The Quintessential Dragon Rider

Dragon Fate (War of the Blades Book 1) Book Cover Dragon Fate (War of the Blades Book 1)
J.D. Hallowell

Dragon Fate, the first novel in J.D. Hallowell's War of the Blades, is a heroic fantasy adventure in the classic tradition of the genre. Delno Okonan is a young former soldier eager to put the swords and strife of war behind him, when a chance encounter leaves him inextricably entwined in a tangled web of dragons, magic, and intrigue, as he struggles to find his place among dragons and men, and stave off a plot by renegade dragon riders that threatens all he now holds dear.

New Orleans Books calls it one of the top 5 independent and small-press titles more people should be reading.

"Excellent...really well-written and compelling."
~ Geoffrey Kabaservice, author of "Rule and Ruin"

"If you are a fan of Fantasy and dragon-lore, it would be hard to go wrong with Dragon Fate....Action, adventure, and, of course, dragons. You will not be sorry for downloading this."
~ Adam Byrn Tritt, author of "Ezekiel's Wheel"

Dragons have long captured our imagination as readers of myth and fantasy lore. These powerful beasts of legend have long been depicted as monstrous creatures of great destructive power, often at odds with men. But another depiction of dragons have them gifted with near divine powers. In this alternative view, dragons are actually beneficial creatures who work hand in hand with mortal men. These men often have a strong and inseparable bond with their dragons akin to a horse and his rider. These men are often known as Dragon Riders. And in the following article, the traits of the quintessential Dragon Rider is elaborated upon. Dragon Riders usually have most of them, but the quintessential Dragon Rider has all of them.

A strong bond with his dragon.
A good Dragon Rider must have a deep and inseparable bond with his dragon. They must be depicted as someone who completely understands the creature and have established a deep bond of mutual trust. This trait is best illustrated in the excellent prologue of J.D. Hallowell’s book Dragon Fate (War of the Blades Book 1). The bond between Dragon Rider and dragon is highlighted in a very excellent, if slightly deceptive way, as the old Dragon Rider refers to his dragon as “Love.” The reader is led to believe that “Love” is a human female until she makes her dramatic appearance and tears off some limbs and heads, literally.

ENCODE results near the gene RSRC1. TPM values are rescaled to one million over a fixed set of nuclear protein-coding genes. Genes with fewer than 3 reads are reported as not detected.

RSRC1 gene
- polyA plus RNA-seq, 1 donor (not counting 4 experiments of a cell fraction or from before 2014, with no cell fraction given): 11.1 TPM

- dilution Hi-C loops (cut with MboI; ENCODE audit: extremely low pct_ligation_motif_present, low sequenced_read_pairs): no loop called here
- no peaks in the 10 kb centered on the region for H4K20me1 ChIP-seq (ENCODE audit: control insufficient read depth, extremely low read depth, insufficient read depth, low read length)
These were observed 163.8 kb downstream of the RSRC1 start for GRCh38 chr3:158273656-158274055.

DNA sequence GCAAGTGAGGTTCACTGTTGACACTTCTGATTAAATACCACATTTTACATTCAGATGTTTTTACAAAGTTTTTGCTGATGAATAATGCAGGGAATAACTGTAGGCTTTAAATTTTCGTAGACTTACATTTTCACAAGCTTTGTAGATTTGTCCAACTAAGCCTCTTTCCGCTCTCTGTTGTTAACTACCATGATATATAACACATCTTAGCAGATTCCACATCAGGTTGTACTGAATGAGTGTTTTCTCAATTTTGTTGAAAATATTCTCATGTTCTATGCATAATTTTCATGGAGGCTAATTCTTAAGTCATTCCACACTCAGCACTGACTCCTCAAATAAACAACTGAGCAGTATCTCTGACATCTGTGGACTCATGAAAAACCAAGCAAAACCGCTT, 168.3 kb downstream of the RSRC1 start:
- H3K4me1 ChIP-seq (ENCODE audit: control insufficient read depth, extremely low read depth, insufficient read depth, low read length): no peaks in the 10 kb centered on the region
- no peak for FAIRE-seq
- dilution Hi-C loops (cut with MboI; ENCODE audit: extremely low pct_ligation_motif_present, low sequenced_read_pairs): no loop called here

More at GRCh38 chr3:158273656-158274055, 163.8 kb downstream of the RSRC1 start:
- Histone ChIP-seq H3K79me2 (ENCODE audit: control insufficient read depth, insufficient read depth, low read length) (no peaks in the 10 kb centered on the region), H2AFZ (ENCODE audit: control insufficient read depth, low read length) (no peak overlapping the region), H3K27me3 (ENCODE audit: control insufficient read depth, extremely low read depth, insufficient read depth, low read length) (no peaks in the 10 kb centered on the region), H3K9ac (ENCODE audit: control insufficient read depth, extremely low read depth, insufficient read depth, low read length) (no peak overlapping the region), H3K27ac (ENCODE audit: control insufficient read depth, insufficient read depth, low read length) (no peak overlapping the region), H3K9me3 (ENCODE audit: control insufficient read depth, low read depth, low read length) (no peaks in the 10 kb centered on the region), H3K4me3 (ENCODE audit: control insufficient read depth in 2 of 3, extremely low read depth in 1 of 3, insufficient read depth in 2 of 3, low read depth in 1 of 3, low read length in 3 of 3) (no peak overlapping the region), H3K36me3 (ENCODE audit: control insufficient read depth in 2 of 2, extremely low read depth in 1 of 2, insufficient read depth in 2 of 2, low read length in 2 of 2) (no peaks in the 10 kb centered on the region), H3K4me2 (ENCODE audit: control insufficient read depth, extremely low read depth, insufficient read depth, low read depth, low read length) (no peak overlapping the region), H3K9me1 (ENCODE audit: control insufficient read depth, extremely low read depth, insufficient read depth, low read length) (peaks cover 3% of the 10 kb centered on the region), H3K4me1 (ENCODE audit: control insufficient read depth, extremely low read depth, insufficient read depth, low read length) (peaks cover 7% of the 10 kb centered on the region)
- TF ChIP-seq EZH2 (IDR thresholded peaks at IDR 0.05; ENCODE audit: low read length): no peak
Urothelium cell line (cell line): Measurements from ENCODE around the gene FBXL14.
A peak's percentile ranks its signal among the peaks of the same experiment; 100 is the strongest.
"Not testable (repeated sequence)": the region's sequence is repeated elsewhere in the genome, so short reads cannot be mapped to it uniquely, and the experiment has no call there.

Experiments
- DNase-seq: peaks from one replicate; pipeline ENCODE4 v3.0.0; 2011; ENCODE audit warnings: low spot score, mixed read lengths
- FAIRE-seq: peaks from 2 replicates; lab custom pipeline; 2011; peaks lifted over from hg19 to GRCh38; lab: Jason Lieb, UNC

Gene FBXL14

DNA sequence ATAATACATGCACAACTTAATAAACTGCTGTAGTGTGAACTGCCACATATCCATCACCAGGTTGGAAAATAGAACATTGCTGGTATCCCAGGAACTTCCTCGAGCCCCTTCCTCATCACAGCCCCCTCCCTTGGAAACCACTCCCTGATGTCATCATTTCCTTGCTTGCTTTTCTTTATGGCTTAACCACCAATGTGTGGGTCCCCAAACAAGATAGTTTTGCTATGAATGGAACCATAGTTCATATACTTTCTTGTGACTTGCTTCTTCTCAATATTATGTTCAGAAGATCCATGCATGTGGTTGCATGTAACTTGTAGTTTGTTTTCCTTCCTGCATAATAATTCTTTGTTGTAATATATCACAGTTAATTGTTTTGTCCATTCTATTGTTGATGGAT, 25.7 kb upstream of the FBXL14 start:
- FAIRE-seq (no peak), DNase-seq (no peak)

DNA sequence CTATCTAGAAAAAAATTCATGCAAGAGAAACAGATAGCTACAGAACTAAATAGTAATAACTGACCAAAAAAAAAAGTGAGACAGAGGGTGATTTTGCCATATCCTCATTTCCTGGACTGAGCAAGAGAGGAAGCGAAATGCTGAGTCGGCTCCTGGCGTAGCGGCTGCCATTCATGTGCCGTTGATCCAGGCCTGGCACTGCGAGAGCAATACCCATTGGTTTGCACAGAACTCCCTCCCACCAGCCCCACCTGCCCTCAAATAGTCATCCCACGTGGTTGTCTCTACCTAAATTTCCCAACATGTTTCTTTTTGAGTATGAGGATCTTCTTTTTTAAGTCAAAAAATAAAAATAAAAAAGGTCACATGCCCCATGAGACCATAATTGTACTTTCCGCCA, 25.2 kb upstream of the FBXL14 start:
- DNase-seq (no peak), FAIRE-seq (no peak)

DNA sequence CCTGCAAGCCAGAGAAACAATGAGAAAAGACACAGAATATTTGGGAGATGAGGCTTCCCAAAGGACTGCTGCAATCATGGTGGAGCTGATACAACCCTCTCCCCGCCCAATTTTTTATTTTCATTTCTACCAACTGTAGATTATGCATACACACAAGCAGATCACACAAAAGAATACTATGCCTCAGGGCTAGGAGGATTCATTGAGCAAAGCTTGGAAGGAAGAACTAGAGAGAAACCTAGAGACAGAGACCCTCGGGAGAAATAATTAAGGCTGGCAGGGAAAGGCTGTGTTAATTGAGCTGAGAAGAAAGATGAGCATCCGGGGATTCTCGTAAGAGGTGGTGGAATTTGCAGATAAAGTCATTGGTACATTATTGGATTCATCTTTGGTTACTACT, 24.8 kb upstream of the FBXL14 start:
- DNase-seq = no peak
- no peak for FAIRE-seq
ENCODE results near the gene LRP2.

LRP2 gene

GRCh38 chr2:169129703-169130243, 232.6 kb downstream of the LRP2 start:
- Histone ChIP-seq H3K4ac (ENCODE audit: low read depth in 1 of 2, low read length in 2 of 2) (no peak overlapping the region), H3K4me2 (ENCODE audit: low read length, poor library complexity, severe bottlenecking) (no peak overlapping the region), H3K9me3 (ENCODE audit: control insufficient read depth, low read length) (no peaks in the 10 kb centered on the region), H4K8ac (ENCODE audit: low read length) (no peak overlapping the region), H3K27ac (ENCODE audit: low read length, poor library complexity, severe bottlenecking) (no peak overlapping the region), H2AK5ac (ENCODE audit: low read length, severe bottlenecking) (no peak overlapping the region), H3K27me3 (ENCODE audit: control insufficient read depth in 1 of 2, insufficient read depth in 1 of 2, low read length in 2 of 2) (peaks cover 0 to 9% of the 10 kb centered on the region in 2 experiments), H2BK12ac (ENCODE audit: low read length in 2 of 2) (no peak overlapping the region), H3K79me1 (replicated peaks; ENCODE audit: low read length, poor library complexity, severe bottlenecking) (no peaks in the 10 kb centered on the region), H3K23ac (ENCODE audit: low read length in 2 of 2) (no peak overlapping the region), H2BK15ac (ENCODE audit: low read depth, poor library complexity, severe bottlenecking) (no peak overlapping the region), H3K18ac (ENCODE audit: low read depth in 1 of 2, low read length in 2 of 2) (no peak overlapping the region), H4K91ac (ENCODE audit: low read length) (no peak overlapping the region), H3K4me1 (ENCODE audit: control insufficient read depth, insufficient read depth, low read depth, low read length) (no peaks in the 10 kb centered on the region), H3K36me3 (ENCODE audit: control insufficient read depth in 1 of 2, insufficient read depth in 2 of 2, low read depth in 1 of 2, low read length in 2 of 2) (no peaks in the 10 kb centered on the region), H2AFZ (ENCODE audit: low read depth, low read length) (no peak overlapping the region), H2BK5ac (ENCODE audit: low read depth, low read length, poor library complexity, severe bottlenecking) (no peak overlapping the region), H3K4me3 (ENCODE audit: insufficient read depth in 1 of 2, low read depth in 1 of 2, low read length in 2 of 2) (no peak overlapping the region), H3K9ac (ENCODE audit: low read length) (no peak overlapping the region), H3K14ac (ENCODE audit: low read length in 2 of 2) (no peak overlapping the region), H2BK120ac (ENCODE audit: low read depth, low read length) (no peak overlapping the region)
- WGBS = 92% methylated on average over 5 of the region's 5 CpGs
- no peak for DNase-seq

Fair to good skill with blades and other weaponry.
Dragon Riders are also depicted as adept at using the basic weapons of fantasy like the sword, spear, etc. Dragon Riders should be comfortable with weaponry for good reason. The fantasy lands they inhabit are far from peaceful, and such skills would be essential for survival. The old Dragon Rider in War of the Blades Book 1 does not deviate from the norm here as well, as he is shown drawing a saber of some kind, ready to fight for his life.

Proficiency with magic.
This is a trait that is sometimes there, sometimes not so. The Dragon Rider can be depicted as someone who has some proficiency in the magic arts to complement their fighting skill. Wielding magic skills can only make the Dragon Rider more formidable, and is not such a reach, as being able to communicate with a dragon and forge a lifetime bond is surely a form of magic in itself. The old Dragon Rider in the book is also highlighted as having this skill: the first scene shows him light a fire to keep him warm all by himself with no assistance from a flint or firewood. He also attempts to put up a magic shield before a poison arrow mercilessly cuts him down.

The Dragon Rider in War of the Blades Book 1 possesses all the traits of a quintessential Dragon Rider. It’s just a shame that he meets an untimely demise in the prologue of the book. Then again, what better way to draw us into Hallowell’s world of dragons?

About the Author

J.D. Hallowell

I’m a 50-ish father and husband who is fortunate enough to have lived an interesting and active life. I’ve had one two-book fantasy series, War of the Blades, published, and I have several other fantasy and SF projects in the works. I like to keep many irons in the fire at once, so my work experiences include such diverse occupations as automotive mechanic, cowboy, photographer, psychiatric tech, paralegal assistant, bouncer, and medical billing clerk. I studied martial arts for over 30 years. I’ve been a soldier and an emergency medical technician, and I served as the chief of a volunteer ambulance squad. I was a diamond courier for a while, and later owned a working kennel where I trained dogs for law enforcement as well as personal protection, and most recently, I’ve trained one service dog, for myself. I don’t get around much now (I’ve been shot, stabbed, blown up, bludgeoned, poisoned, and even had harsh language directed toward me, if you can believe it, and it takes its toll), but I write whenever I can. I have pretty wide-ranging interests and hobbies, including, but not limited to, history, archery, paleontology, cooking, RPGs (the games, not the weapons) and making jewelry. I live on the Space Coast of Florida with my wife, my son, and my Great Dane service dog, until I can convince the rest of my family and friends to move to Arizona.

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  • Insightful article. And whoa, J.D.! What a life you’ve had! I should think it would give you loads of things to write about. Tx for the post.